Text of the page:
Scotlight: Melita Wiles

Aspen Rush

Editor-In-Chief

 

 

 

Introduce yourself! What’s your name, major, year and where are you from?

Hi I’m Melita Wiles. I am a senior math and physics major from Wooster, Ohio. 

 

What are your hobbies?

I like to bake! I have a baking business that I started in 2016 called “Baked Goodness” (not licensed). I make baked goods for weddings, graduations and more. It’s my artistic outlet. I also listen to music and I play piano. I like classical music. I also like to read. No, not like “Twilight.” I like to read nonfiction books by economists. I’d recommend “Ubiquity” by Mark Buchanan and I like hiking with my dog and my dad, Dr. Wiles.

 

Tell me about your IS. Why did you decide to do two instead of one?

I’ll tell you about my math one. I rated colleges on the topic of social mobility and racial equity. I chose that topic because I’m more interested in data science than pure math. I wanted to use my technical and quantitative math to help people. Education can fix a lot of things.

Don’t get me started on education equity!

I decided to do two IS-es because the intersection of my two majors is not something I’m very interested in. I’m a math major, not a data science major, but I wanted to do something with data.

 

What activities are you involved in on campus?

Glad you asked! Aside from writing for the newspaper, I’m a tour guide, the VP of astronomy club, a STEM Zone intern, I was on the cross country team and I worked in a research lab over the summer.

 

What is your biggest dream for after college?

My plan is to save the world but there are a few steps I have to take before that. I realized that I’m really interested in education equity. My goal is to join Raj Chetty in his mission of reviving the American dream. I never really believed in the American dream. I guess I sound really patriotic but that’s not what I mean. I want to do education equity research and make education more accessible through policy and through data. The work Chetty does looks at lower income communities and uses data science for good. It’s a way to take our technical background and use it to do good. I’ve been so privileged and I’ve lived a beautiful life. I had a fulfilling educational childhood because I was raised by lifelong learners. When you’re young, you’re shamed for enjoying learning but it’s because they don’t know the joy of it.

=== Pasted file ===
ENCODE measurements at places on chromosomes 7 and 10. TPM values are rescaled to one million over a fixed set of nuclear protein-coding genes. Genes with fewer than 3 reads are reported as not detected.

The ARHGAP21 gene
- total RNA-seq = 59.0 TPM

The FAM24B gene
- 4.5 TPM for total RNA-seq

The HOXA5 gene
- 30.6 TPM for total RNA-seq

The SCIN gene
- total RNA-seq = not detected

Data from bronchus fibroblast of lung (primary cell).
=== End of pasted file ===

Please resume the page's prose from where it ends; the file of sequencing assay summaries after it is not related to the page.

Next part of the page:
I have seen so many people who haven’t had the privilege I have had. These are attainable privileges. People deserve the same kind of opportunities or the choice to do the things I have done.

 

What is your advice to women looking to pursue STEM?

Seek out women mentors and people in positions of power above you. Something that has really helped me here is becoming close with women peers in other disciplines. It’s good to hear from different perspectives from different disciplines. Another big thing — this part is hard. Don’t be afraid of the guys. It took me until junior year to have this realization. Everybody has preconceptions about one another that really aren’t substantiated. I would say fake it until you make it. Flaunt faux confidence! It’ll get you places.